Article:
ORANGE COUNTY: St. Joseph’s Scraps 12 HMOs
Officials at St. Joseph Health System, Orange County's largest medical provider, announced Saturday that they will "jettison" 12 patient health plans over the coming months, forcing as many as 150,000 patients to either change doctors or switch health plans, the Los Angeles Times reports. Citing $45 million in annual losses resulting from low HMO reimbursement rates, the health provider will renew contracts with only four of its current insurance providers -- Aetna U.S. Healthcare, Blue Shield of California, Blue Cross of California and Cigna Healthcare of California -- allowing contracts with the other 12 to "expire gradually" over the next year and a half. The four providers with renewed contracts will take responsibility for the costs of catastrophic care and new technology and medicine -- costs that the medical providers said were driving them "into the red." St. Joseph's CFO Joe Randolph said that fewer health plans will reduce the hospital's administrative costs. However, the hospital and physician group network is negotiating with a fifth plan, Health Net, which may join the group. St. Joseph's officials reported that patients with the four renewed HMOs "should not experience a change in their medical service," but those belonging to the other 12 HMOs "will likely face changes in their health care." PacifiCare of California, the county's largest HMO, was dropped from St. Joseph's, leaving 114,000 patients to decide between choosing another physician or another health plan. St. Joseph's will soon begin an "information blitz" aimed at informing patients about the changes and encouraging employers to offer coverage through the remaining four plans.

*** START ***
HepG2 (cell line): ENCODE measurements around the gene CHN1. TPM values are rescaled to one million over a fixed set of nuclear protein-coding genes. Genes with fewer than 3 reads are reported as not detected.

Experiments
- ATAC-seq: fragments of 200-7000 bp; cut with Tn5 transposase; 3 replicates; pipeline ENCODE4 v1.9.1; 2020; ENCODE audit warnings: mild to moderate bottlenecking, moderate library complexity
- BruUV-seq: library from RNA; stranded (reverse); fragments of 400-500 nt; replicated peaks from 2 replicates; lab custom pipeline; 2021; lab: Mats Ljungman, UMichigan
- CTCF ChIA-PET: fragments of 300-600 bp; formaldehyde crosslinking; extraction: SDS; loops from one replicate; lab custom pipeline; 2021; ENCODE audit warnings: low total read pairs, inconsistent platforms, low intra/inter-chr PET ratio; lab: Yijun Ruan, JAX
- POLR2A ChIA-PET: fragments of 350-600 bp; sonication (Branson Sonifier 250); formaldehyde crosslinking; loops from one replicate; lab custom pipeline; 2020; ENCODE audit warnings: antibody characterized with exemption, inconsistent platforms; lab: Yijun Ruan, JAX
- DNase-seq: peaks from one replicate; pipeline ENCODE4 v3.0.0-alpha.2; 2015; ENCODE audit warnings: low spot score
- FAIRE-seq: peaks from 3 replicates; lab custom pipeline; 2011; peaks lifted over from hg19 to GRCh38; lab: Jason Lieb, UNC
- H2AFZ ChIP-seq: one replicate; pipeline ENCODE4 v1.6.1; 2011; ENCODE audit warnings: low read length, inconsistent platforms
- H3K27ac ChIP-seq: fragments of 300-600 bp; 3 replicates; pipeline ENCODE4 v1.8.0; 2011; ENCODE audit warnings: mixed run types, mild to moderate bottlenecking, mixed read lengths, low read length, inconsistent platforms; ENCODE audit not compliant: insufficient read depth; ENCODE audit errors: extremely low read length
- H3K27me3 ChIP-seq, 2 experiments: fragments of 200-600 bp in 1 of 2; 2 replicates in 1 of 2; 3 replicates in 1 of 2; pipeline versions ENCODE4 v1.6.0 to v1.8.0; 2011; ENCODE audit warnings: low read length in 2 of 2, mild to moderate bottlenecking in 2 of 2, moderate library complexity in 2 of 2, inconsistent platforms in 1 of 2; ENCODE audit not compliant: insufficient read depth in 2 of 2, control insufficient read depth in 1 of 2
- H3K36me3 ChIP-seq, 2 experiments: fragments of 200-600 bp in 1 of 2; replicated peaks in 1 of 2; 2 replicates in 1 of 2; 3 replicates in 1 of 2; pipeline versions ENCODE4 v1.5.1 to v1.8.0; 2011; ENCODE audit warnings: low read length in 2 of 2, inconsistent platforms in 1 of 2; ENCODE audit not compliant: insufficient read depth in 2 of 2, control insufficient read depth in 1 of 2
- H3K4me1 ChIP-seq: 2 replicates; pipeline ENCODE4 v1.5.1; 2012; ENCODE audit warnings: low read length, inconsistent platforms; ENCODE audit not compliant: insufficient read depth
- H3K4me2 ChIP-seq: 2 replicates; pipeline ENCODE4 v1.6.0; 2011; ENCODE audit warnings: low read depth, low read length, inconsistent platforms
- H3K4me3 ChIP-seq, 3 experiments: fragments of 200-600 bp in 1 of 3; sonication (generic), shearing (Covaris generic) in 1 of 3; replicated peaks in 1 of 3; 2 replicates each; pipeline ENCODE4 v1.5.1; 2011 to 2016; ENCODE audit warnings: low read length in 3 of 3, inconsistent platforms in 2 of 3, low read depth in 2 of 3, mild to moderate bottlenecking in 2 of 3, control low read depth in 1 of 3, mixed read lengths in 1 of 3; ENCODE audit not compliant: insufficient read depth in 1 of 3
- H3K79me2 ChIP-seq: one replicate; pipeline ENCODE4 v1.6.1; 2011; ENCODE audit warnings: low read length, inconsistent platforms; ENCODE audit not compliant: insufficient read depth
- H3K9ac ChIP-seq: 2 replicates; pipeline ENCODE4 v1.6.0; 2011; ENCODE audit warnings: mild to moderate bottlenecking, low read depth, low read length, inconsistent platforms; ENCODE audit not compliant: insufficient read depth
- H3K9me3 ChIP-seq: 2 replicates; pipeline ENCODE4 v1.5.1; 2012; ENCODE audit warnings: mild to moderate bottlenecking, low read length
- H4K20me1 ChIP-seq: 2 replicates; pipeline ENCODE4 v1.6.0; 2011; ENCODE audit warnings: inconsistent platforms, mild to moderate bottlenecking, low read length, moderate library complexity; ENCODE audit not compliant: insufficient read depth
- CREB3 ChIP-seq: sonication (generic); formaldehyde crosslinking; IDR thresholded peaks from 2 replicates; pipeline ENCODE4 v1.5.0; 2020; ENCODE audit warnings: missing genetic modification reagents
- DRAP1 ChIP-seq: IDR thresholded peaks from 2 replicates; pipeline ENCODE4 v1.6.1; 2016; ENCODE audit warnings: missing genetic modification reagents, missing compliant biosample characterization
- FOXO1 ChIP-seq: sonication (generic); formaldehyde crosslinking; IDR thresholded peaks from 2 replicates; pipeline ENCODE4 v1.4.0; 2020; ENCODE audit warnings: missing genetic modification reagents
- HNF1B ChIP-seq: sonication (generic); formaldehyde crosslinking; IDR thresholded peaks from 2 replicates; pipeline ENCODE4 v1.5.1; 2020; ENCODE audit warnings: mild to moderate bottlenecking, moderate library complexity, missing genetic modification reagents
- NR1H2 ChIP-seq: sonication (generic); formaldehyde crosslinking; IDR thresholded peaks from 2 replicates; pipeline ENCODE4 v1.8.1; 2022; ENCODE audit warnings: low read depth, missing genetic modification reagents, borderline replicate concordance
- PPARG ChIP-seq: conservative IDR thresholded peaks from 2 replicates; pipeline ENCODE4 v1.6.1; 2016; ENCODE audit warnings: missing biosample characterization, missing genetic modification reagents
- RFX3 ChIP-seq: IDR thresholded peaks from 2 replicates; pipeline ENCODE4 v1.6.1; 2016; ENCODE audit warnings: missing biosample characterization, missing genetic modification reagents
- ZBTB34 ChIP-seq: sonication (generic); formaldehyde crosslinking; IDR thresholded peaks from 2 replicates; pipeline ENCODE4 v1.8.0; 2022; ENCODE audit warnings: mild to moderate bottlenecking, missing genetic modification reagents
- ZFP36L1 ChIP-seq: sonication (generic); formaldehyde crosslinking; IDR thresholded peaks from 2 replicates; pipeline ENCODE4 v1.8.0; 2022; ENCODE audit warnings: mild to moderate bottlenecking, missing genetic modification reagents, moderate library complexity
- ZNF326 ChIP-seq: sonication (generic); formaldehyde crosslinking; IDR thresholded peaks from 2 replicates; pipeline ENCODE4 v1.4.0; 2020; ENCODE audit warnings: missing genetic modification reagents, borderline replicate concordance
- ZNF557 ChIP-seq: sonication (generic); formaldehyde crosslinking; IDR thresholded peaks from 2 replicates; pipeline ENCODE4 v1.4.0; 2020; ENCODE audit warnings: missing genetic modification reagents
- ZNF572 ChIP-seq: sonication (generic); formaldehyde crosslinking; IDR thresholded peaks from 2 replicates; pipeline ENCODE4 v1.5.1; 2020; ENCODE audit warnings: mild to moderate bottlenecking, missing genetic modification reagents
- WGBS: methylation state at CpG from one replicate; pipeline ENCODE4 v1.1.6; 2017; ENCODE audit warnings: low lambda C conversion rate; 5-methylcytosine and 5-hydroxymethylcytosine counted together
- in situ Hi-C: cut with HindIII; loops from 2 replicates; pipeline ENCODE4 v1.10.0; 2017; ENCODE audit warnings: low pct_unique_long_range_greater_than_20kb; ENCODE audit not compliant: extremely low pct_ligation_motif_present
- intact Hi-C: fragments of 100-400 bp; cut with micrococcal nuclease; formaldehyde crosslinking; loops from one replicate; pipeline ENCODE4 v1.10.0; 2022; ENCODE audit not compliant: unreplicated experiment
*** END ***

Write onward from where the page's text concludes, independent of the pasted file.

Put Up or Shut Up For HMOs
The St. Joseph's decision, which comes after "four months of intense negotiation," was "applauded" by James Lott, executive vice president of the Health Care Association of California, a trade organization of hospitals. "Health facilities are finally telling the HMOs, 'You need us more than we need you'," Lott said. Peter Warren, a spokesperson for the California Medical Association, added, "It's another example of health plans playing hardball with their rates and dislocating patients from their doctors." Other California medical providers that have ended contracts with low-paying HMOS include Sutter Health, Catholic Health Care West and Tenet Health Care Corp. (Morin, Los Angeles Times, 10/15).